Prevention is better than cure when it comes to flea control for your cat. Find out why you need to take year-round preventative measures against fleas to ensure your pet and family are safe and itch-free.
What are fleas and how do they infest my home?
Fleas are small, parasitic insects that can jump 150 times their own height, or up to 17cm high to attach to a cat’s skin and coat. Each adult cat flea can lay up to 40-50 eggs per day which mostly accumulates in the pet’s bedding. Eggs become larvae which are more resistant to insecticides than adult fleas and they also avoid being killed by burying deep within carpet or cracks of floorboards. Larvae can lay dormant for a period of weeks to months. They begin to emerge once temperature and humidity rises, along with mechanical pressures or shadows created by a pet walking past. This is how an apparent flea outbreak occurs which can be very difficult to get under control.
Ensuring your pet is regularly treated with a flea product can minimise the risk of a flea outbreak and any associated problems such as flea allergy dermatitis or transmission of other parasites. Make sure to use our quick and easy Flea, Tick and Worm Treatment Finder to understand the best parasite treatments for your cat and to avoid having a nasty flea infestation on your hands.
When is peak flea season? Why does my cat need flea prevention all year round?
It’s true that flea problems on cats are more common in warmer weather, but they don’t go away when winter rolls around. These parasites are surprisingly resilient and can lay dormant in your cat’s environment for up to six months, ready to hatch when the weather heats up. Come springtime they begin to hatch, so you could consider spring/summer as the peak flea seasons. Keeping up to date with your cat’s flea prevention will help avoid an infestation during the peak seasons.
What is the best flea treatment for cats?
There are a number of products available at Petbarn to help control fleas on cats and reduce the risk of a flea infestation. Over-the-counter prevention can be administered as a spot-on, tablet, collar or spray. These products have unique benefits with some products covering a combination of fleas, ticks and worms, and others only control fleas. Some products will also cover mites and lice. Your friendly local Petbarn team member can help you select the right product, or you can use the Flea, Tick and Worm Treatment Finder for a recommendation.
Some popular brands include:
- Bravecto is a convenient option being a spot-on that protects against flea and paralysis ticks for up to three months. Bravecto Plus is another option that gives additional coverage against heartworm, some intestinal worms and ear mites. It must be applied every two months.
- Revolution is safe to use on kittens from six weeks of age and will protect your cat against fleas, lice and mites, while also preventing heartworm. Revolution Plus also covers against paralysis ticks and is safe to use from eight weeks of age.
- Advocate is another popular choice to protect against fleas, heartworm, lungworm and most intestinal worms as a monthly spot on treatment which can be used on kittens from nine weeks old.
- Frontline and Advantage are popular choices for spot-on flea control.
- Comfortis can be given orally as tablets.
- Seresto is a great long lasting option as it protects against fleas and tick for up to eight months. This collar can be used on kittens from 10 weeks old.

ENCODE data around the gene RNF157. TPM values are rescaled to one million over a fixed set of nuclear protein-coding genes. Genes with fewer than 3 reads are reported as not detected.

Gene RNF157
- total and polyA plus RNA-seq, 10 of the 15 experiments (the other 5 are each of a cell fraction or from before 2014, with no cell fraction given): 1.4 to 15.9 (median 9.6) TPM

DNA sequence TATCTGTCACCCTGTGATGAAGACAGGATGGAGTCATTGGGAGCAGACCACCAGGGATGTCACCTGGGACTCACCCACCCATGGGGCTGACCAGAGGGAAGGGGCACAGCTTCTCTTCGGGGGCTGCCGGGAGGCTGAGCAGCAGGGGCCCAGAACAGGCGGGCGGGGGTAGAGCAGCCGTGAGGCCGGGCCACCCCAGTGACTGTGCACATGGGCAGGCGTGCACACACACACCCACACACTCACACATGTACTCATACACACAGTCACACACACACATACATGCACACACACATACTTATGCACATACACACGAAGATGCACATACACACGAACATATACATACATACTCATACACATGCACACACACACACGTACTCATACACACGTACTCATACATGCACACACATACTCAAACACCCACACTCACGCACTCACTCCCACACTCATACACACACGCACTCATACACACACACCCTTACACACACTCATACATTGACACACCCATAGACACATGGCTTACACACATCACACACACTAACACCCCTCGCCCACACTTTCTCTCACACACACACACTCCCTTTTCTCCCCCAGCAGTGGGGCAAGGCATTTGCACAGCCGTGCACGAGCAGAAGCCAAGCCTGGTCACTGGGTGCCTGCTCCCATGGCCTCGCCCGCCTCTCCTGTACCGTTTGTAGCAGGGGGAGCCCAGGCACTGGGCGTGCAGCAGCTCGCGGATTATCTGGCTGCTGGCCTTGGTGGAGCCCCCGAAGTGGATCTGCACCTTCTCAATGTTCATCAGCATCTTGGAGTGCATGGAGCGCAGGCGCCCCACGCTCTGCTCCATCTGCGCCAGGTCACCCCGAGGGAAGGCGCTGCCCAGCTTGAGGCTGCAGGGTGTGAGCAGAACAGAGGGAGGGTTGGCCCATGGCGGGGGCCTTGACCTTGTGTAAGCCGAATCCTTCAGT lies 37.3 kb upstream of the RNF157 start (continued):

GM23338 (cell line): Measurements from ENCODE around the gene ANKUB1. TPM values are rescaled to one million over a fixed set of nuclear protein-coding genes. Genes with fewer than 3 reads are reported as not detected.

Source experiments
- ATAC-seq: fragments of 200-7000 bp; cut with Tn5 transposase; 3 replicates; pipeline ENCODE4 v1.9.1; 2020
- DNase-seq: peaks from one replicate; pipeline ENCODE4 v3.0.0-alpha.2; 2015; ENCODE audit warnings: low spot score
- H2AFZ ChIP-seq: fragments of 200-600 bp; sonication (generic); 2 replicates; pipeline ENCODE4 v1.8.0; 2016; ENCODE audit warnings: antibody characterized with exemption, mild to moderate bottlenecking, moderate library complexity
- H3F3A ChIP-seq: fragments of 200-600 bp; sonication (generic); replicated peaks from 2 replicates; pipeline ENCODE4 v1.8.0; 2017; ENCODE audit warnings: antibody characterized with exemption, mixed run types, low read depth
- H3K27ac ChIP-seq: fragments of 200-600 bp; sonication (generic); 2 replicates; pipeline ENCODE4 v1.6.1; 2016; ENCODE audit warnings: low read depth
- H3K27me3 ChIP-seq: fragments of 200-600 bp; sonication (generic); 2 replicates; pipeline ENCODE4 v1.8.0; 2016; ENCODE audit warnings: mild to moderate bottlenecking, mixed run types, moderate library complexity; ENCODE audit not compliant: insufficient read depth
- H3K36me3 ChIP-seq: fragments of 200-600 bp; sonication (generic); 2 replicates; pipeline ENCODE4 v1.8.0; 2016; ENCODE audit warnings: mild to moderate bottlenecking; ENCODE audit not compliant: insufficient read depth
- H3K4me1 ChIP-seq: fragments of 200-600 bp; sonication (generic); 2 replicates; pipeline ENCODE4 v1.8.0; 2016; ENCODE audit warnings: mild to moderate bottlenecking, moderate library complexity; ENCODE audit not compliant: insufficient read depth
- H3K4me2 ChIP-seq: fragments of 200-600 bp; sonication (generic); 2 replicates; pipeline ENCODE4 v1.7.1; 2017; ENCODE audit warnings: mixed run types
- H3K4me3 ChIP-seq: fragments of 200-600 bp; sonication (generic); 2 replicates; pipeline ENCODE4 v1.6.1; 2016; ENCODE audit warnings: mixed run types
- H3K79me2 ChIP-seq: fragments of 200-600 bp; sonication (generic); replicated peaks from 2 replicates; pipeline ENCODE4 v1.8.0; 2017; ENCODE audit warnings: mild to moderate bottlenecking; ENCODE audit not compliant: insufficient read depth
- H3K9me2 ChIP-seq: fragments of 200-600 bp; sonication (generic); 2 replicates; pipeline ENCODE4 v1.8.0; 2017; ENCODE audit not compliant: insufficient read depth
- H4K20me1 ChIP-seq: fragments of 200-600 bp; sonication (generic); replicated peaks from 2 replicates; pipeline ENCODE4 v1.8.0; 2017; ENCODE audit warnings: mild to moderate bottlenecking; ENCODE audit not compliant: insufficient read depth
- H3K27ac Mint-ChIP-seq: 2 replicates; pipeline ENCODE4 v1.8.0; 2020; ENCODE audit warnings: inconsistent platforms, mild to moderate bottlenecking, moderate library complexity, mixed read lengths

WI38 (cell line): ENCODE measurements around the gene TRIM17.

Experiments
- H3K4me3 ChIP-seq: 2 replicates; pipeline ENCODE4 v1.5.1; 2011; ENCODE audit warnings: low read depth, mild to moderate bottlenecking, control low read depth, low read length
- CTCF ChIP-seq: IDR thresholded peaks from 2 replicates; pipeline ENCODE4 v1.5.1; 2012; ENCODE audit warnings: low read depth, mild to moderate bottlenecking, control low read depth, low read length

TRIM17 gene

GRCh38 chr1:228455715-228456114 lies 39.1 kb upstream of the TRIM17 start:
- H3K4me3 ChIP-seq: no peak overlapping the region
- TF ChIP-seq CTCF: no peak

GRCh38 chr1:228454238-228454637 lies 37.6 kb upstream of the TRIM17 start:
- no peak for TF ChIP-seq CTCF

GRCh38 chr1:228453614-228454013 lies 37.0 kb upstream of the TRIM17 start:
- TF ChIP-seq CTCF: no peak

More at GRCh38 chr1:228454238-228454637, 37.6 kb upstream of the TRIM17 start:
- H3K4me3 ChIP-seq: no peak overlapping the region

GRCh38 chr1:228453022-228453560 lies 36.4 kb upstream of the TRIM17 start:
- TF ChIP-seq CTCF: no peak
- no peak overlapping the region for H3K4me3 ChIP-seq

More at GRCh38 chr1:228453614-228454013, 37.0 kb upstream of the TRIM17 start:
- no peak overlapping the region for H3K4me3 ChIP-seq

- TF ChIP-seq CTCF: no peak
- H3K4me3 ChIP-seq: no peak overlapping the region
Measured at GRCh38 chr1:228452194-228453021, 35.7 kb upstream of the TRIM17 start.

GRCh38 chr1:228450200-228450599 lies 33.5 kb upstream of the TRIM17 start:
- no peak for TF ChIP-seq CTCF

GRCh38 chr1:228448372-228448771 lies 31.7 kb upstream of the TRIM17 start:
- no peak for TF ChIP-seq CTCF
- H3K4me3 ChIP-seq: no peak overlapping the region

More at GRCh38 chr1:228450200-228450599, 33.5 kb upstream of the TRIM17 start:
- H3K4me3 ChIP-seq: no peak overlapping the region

What are signs that my cat has a flea infestation?
A sign of flea infestation is ’flea dirt’ found on your cat’s skin and coat – flea faeces that resemble dirt or pepper. If you suspect a flea infestation, use a flea comb to brush through the coat, particularly along the back towards the tail. The comb may then be tipped onto a piece of paper and dampened to reveal digested blood from the flea feeding on your cat.
If your cat contracts fleas, they’ll commonly experience skin irritation and itching. Some sufferers can experience flea allergy dermatitis, which involves itching, hair loss, skin reddening, scabs and possible secondary bacterial infection. Severe flea infestation can also cause anaemia, particularly in kittens. Fleas can also spread the flea tapeworm and another type of parasite known as rickettsia.
If not controlled, fleas can infest your entire home leading to an itchy problem for you and your entire family.
How do I control a flea infestation in my home?
Even the most conscientious pet owner may have to deal with a flea problem from time to time. If your home has been affected by a flea infestation, it is best to act fast to reduce the spreading of fleas. To combat the infestation, your cat is likely to need multiple flea treatments with an emphasis on treating the environment, as 95% of the flea population is found here. This involves vacuuming all surfaces, steam-cleaning carpets, washing bedding and leaving it to dry in the sun. Multiple applications of insecticides, ensuring your pet is kept away for a safe time period (closely check the instructions of the product being used). Outside needs to be treated with an insecticide and making sure to fence off any dirt patches as flea larvae can lay dormant here. Don’t forget about the car.
You may wash your cat with a shampoo if they will tolerate it. However, make sure not to apply a spot-on within 48 hours of the bath, as this reduces its effectiveness. An oral product can be more effective as can’t be washed off, but this also depends on how easily your cat will take a pill.
Best way to control fleas on cats
By maintaining a year-round program and always being diligent in observing for signs of fleas, you’ll have a much better chance of avoiding fleas becoming a big problem in your household. Use our Flea, Tick and Worm Treatment Finder for cats to understand the best parasite prevention for your cat based on their age, size and lifestyle.